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Blockchain Research Institute Report Calls for Crypto Regulation Clarity

“Regulators would be wise to avoid the chainsaw when microsurgery could do” when it comes to blockchain technology, says author Don Tapscott.

Tapscott, the co-founder and executive director of the Blockchain Research Institute (BRI) – a multi-million dollar global blockchain think tank – published a report Wednesday calling for increased regulatory clarity on blockchain and cryptocurrencies. The report also recounts the takeaways from a roundtable discussion held in May on cryptocurrency regulation.

The report identifies the four “core issues” of regulatory oversight as being a lack of regulatory clarity, obsolete statutes, a lack of dialogue between both regulators and other stakeholders, as well as, financial service providers and blockchain entrepreneurs.

The report does caution a clear “Canadian slant,” given that the majority of the near 70 participants were from Canada.

This would explain why some of the major takeaway items are explicitly geared towards a Canadian audience, with one such action item being “establish a national regulator in Canada” highlighting the lack of a central securities regulatory authority in the country.

Other such recommendations in the report include forming action committees, encouraging special interest groups and creating clearer distinctions between different types of cryptocurrencies.

All of these recommendations, however, seem to support the sentiment for a greater degree of clarity when it comes to blockchain technology, not just with government officials but with the broader public as well.

Tapscott explains:

“The new oil of the digital age is data…We need to help educate the public to distinguish a cryptocurrency from the many amazing results that people are achieving with blockchain, and what they might do with a self sovereign identity secured on a distributed ledger”

Ongoing research by BRI on the impact of blockchain technology to society is supported by leading corporations and government agencies such as Microsoft, IBM, the Bank of Canada and more recently, Salesforce.

In February, it was reported that BRI would be taking on a new project with one of India’s leading tech industry organizations to help developers in the country learn more about the use cases of blockchain technology and spur forth stronger digital economies.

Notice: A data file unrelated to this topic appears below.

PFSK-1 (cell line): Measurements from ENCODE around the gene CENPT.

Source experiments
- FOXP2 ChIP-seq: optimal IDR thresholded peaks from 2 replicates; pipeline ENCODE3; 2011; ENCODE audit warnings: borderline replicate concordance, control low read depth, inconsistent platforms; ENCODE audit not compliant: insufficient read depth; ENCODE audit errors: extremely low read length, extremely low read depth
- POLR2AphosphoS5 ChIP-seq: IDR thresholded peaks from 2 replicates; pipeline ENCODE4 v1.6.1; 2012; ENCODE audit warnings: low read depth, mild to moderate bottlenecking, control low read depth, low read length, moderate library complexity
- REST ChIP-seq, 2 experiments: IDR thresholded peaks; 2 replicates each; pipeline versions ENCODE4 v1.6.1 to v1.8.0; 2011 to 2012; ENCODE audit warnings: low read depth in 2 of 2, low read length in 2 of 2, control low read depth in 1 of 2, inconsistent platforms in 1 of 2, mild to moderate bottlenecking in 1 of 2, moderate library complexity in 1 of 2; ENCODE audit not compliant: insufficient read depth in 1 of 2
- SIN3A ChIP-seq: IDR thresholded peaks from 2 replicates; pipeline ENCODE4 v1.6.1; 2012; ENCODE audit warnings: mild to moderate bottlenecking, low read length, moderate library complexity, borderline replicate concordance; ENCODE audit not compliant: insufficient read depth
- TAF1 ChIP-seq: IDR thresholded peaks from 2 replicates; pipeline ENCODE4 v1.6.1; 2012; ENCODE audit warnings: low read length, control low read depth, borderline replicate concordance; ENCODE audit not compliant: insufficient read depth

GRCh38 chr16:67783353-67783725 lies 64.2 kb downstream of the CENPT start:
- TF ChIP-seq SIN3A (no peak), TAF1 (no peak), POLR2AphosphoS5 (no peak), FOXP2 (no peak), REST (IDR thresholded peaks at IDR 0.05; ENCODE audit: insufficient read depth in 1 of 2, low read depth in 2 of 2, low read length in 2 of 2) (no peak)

Image via Shutterstock

The leader in blockchain news, CoinDesk is a media outlet that strives for the highest journalistic standards and abides by a strict set of editorial policies. CoinDesk is an independent operating subsidiary of Digital Currency Group, which invests in cryptocurrencies and blockchain startups.

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“We Need Microsurgery on This New Economy”, Don Tapscott

Cointelegraph had the opportunity to meet Don Tapscott, one of the world’s leading experts on the economic and social impact of technologies and innovations, at the World Economic Forum in Davos.

Don has been an advocate of Blockchain and the digital economy for many years. This year at the World Economic Forum is the first year he was not in the minority. Blockchain was talked about more than every other topic (with the exception of Donald Trump attending the Forum at Davos) this year. Don Tapscott sat down with Cointelegraph to talk about the evolution of the digital economy and the impact blockchain has had and will continue to have on our lives.

Cointelegraph (CT): I’m here with Don Tapscott, CEO of Tapscott Group, co-founder at the Blockchain Research Institute and one of the most influential voices of blockchain and the digital economy. Thank you for being with us today.

Don Tapscott: Happy to be here.

CT: You are a senior advisor for the World Economic Forum. What are your thoughts on how big a role Blockchain and the digital economy are playing in Davos this year?

DON: It’s interesting. First of all, I don’t speak for the forum, I speak for myself, but I was interviewed recently by the Wall Street Journal television here and the guy said to me, “You know, this is the third year that we’ve interviewed you about Blockchain and this year everybody’s talking about it in Davos. Describe how it’s changed over the three years.”

I thought about it for a second and replied, “Three years ago the main person I was talking about was me and I was certainly talking about myself, maybe a few other people. Last year we had big financial institutions that we talked about and also some entrepreneurs around the congress, central bankers, ministers of finance. I spent some time with them. This year this is the Blockchain Davos.”

Blockchain – number two word at Davos